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Saturday, June 15
The Indiana Daily Student

academics & research

Maurer School of Law saw increased number of applicants, admissions to be more competitive.


Law schools across the country expect the upcoming admissions cycle to be extremely competitive, according to a prediction by global educational services company Kaplan.


Kaplan released the results Nov. 8 of a survey conducted from August to September of 2021 of 90 American Bar Association-accredited law schools. According to the results, 78% of the law schools surveyed predict the number of applicants to either increase or stay at last year’s elevated level.

Janet Hein, director of admissions at the Maurer School of Law, said last year, law school admissions went up nationwide. Applications to the Maurer School of Law went up 15%, Hein said.

“That’s pretty significant for us,” Hein said.

Applicants shouldn’t compare their backgrounds and accomplishments to others, she said. Rather, applicants should try their best to communicate what they can bring to the law school they are applying to.

“Rather than say ‘How can I be different?’ you want to say ‘How can I best communicate what I’m passionate about?’” Hein said. “That’s really the best thing.”

Jeff Thomas, director of legal programs for Kaplan, said Kaplan has done the survey annually for the past 15 years or so to get insight from the people making the decisions. The survey included 16 of the top-25 law schools in the country and a good mix of demographics, he said.

“It’s a nice mix of schools from all over the country, every type of ranking, geographic area, size, etcetera,” Thomas said. “It’s a good cross section of schools.”

As a result of the pandemic, Thomas said law schools saw a huge increase in the number of applicants, and according to Kaplan’s results, the applicants may be drawn toward areas such as public policy and healthcare law. He said this increase raises the competitiveness of the admissions process, and students will need to perform better overall to be admitted.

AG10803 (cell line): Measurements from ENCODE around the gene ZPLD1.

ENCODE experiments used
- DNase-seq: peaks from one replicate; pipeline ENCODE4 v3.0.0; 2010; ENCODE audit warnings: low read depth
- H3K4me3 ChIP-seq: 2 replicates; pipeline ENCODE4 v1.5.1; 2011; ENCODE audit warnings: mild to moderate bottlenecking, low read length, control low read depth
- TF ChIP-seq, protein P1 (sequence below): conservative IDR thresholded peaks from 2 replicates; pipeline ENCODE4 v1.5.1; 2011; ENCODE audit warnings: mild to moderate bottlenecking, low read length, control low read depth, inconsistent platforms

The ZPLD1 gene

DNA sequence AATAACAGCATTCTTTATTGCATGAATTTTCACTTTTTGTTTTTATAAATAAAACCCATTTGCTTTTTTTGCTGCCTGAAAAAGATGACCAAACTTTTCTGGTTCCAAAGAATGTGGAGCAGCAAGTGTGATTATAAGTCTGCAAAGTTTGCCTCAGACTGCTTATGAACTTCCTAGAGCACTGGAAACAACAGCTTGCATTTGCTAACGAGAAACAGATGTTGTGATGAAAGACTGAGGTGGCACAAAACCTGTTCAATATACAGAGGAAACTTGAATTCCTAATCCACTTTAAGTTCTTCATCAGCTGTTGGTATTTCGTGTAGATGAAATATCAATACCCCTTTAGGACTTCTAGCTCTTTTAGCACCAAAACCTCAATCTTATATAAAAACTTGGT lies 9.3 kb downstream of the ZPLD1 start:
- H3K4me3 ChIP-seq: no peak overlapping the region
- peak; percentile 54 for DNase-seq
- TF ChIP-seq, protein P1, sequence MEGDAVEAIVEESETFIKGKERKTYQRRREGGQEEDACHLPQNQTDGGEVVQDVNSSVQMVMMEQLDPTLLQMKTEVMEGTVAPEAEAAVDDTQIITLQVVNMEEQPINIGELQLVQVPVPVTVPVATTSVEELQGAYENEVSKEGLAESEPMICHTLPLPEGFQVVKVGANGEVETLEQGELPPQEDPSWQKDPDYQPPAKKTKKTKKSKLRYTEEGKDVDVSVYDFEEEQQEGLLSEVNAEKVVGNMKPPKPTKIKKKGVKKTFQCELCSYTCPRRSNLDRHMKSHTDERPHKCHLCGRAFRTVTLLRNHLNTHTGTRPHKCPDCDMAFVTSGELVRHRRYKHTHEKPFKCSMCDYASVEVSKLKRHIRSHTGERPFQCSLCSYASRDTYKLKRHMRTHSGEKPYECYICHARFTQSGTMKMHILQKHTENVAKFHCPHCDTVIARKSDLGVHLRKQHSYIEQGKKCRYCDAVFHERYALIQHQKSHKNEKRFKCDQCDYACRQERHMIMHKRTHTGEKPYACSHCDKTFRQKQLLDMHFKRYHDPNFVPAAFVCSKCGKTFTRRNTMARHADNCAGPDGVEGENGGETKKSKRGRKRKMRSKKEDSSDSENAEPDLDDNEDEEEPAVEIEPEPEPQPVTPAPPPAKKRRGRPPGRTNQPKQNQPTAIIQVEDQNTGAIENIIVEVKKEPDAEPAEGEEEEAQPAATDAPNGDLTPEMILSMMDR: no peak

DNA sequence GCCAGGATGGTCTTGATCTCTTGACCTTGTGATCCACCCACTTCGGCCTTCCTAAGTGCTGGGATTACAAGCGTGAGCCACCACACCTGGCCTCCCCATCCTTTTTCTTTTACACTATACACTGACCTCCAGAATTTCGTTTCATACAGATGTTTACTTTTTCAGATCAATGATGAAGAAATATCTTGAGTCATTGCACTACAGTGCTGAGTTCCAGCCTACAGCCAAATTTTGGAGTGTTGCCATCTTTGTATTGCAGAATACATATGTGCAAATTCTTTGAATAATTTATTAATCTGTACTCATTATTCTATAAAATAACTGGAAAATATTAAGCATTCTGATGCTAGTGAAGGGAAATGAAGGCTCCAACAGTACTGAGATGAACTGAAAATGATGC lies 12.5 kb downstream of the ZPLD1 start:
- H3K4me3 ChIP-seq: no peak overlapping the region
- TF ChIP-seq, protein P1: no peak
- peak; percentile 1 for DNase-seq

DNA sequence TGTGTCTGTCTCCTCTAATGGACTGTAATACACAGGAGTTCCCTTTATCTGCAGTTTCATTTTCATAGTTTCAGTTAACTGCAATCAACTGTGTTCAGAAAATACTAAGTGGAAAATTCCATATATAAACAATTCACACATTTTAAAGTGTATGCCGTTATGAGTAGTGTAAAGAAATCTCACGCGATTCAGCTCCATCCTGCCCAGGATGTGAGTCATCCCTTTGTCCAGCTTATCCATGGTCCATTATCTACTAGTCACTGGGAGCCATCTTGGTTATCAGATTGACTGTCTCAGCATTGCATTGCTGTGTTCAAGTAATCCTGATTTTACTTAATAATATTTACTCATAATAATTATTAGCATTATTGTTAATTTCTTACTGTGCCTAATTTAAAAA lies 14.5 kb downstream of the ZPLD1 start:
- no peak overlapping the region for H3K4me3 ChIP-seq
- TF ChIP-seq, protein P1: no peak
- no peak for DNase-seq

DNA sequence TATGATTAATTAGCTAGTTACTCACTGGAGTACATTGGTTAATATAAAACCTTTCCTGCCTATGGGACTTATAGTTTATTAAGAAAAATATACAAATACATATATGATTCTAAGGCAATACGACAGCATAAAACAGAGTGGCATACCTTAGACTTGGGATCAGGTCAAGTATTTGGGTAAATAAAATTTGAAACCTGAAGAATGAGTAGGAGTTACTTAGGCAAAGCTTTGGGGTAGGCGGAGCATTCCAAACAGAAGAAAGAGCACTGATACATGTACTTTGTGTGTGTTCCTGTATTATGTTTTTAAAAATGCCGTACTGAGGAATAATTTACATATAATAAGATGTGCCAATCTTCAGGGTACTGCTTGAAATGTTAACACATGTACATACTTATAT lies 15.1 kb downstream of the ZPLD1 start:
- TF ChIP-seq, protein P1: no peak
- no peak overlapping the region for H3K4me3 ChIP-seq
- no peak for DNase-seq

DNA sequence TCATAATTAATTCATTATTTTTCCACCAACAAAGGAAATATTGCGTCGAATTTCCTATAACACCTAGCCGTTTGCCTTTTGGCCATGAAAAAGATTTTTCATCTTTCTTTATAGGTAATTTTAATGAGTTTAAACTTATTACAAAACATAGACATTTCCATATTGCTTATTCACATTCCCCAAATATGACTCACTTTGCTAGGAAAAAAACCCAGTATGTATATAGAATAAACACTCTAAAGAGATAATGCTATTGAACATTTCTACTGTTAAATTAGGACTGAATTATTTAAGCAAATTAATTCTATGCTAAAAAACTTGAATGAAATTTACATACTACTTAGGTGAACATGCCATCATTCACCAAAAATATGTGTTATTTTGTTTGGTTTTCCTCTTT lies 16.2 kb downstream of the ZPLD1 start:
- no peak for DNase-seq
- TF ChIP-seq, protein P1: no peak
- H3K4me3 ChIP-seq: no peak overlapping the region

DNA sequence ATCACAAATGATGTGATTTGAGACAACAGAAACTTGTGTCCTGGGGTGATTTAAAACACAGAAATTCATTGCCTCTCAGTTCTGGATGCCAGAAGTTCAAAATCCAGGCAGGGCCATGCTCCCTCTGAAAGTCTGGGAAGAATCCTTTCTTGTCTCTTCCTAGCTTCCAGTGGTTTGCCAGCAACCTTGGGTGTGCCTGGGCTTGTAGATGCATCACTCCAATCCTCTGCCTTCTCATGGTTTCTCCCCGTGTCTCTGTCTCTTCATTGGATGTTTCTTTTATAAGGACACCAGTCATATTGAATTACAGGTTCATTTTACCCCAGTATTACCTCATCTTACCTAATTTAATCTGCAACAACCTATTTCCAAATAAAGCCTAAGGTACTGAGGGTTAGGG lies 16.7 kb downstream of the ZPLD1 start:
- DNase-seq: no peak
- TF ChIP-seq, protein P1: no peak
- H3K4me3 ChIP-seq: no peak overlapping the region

“They’re going to need a higher GPA and a higher LSAT score than last year’s class to really be competitive and feel like they have a good shot at getting in,” Thomas said.

Thomas said he suspects many applicants will be waitlisted this year because law schools may want to wait and see how competitive the applications are. Law schools admit on a rolling basis, he said.

Even though the statistics seem daunting, students should not let the numbers discourage them from applying, Thomas said.

“Students should not let trends and data dictate whether or not they want to go to law school at all,” Thomas said. “This should not deter anybody from going to law school who really wants to go.”

Jake Rossman, prelaw advisor at the IU Health Professions & Prelaw Center, said last year, 81% of law school applicants from IU Bloomington were admitted to at least one law school. That is 11% higher than the national average, he said.

Rossman said students should take advantage of the public statistics and information available to them throughout the process, such as average GPA and LSAT scores.

“Law school is kind of unique amongst the different kinds of professional and graduate schools in that the admissions statistics are so extremely well put together, transparent and provided publicly,” Rossman said.

One of the best things an applicant can do through the process is stay informed and on top of current trends by doing research, Rossman said.

“Do be diligent,” Rossman said. “Conduct research ahead of time. Set goals for the process, with an understanding of what’s available through the admissions process.” 

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